As always, prevention is far superior to treatment. Keep polyurethane adhesives, and all chemicals, out of reach of children and pets. I keep mine well away from Willie.

See you tomorrow, Dr. Randolph.

9 comments

  1. Prudence Brown says:

    I am thinking of buying w homemade wood dog bed that uses gorilla glue, It it safe to buy?

    • Yes, in fact, the photos I used in this article are from the fence that encloses our dogs. Once Gorilla Glue is cured, there is no danger factor. As you can see from the pictures, it foams significantly as it cures. I suggest that, if there is any cured glue that foamed out and didn’t get scraped off, you do that before allowing your pet to use the bed. Good luck, and thanks for reading, Dr. Randolph.

  2. Des says:

    Is it safe to fix a dog’s toy using Gorilla Glue? It’s my dog’s favorite toy, but if there’s any risk, I will just go get her a new one. Thanks!

  3. Kaylee Berry says:

    My dog got into some gorilla glue, and there is now a glob of it stuck to his upper lip, right under his nose. We are so lucky he didn’t ingest it, but we can tell he is in pain and we have no idea how to get the glue off. HELP!!

    • Cured polyurethane glue is pretty inert. About the only way to get it off of hands is let it wear off. I don’t think it’s going to do any harm in the hair, but you should be able to take him to a groomer and have the hair gently and carefully clipped from under the glue. Let us know how that works.

  4. rose barrett says:

    Two days ago, our family shown victim to Gorilla Glue injestion by pet. There are no resources available that would aid us to proceed with surgery. If there are products out there whose manufacturer will add a counteracting ingredient to detour pets from otherwise being attracted to investing, wouldn’t it be a right to challenging this corporation to, seeing how their current awareness of its problematic they display right there on its label? And, seeing how their reccomend to seeing doctor will only evolve to a greater cost of medical surgery lest fatal cost, shouldn’t it be for them to gain?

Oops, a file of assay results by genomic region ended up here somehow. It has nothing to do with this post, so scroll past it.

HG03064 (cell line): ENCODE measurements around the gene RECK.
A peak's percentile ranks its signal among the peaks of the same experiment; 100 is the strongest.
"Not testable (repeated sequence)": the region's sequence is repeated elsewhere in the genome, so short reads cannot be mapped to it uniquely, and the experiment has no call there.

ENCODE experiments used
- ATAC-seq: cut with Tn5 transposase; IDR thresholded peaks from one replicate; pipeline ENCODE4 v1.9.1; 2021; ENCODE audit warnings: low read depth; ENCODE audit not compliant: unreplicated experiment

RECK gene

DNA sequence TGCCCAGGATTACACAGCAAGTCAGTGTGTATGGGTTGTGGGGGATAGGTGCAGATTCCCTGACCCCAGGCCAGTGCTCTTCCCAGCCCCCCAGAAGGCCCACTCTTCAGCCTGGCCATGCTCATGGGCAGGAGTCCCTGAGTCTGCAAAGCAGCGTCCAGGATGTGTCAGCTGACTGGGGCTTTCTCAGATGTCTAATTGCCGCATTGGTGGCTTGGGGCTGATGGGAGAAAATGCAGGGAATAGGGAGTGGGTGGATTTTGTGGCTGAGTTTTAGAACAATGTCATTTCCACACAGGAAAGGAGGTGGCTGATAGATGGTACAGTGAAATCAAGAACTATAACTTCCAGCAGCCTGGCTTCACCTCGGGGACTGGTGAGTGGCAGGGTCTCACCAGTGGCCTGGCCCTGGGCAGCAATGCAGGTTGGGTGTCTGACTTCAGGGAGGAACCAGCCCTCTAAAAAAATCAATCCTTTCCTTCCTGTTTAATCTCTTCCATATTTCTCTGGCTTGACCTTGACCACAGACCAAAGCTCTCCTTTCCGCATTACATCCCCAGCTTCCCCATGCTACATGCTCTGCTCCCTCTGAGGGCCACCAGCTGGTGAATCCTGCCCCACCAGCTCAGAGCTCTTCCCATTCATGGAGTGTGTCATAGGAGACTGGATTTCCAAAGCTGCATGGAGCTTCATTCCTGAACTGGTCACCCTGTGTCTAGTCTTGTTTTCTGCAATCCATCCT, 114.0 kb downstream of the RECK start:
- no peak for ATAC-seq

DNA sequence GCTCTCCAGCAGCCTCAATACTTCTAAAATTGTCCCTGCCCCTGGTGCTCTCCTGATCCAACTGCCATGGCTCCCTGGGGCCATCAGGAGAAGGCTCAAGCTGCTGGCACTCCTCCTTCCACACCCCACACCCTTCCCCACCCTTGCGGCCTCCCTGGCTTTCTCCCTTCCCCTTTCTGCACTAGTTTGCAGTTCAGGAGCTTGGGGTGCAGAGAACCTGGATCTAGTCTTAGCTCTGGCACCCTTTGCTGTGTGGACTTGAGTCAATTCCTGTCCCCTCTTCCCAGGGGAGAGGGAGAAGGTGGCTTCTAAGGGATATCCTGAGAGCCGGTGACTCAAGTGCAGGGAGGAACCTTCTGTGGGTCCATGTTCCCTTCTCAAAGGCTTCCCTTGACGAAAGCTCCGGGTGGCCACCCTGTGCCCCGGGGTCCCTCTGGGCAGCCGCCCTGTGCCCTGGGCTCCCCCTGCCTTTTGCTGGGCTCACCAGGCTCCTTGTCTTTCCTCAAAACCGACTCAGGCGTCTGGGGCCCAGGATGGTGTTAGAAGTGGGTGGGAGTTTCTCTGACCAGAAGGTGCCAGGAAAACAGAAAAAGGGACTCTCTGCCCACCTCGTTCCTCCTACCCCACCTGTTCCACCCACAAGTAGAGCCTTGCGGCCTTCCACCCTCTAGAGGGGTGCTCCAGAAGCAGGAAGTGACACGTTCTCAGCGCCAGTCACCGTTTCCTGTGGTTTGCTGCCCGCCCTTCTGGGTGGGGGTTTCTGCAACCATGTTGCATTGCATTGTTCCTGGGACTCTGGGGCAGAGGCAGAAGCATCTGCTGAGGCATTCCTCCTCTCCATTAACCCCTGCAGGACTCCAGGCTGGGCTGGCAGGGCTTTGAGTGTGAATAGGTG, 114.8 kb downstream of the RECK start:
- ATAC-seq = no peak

5. malinda says:

    My dog got in the Gorilla Glue. My husband was gluing a broom and not knowing how much. She punctures the bottle and it was gooey and that was a week ago. The last two days she is vomiting up brown mucus and won’t eat her food. She had all hard glue on the bottom of her chin and we shaved all under her bottom lip. What should we do or be concerned about?

    • Malinda, the usual progression of events is vomiting caused by gastric and/or intestinal blockage. If your dog is vomiting, he needs to go to an animal ER or see his regular veterinarian on an emergency basis. At the very least, you need to talk with his regular doctor and get his opinion on your next step. I quote from our article on polyurethane adhesive ingestion: “The glue is not digestible, and results in blockage of the intestinal tract. Induction of vomiting is contraindicated in polyurethane adhesive ingestion. Interestingly, Gorilla Glue’s MSDS (Material Safety Data Sheet) indicates that a “call a doctor, ambulance or seek veterinarian assistance immediately.” (italics mine).”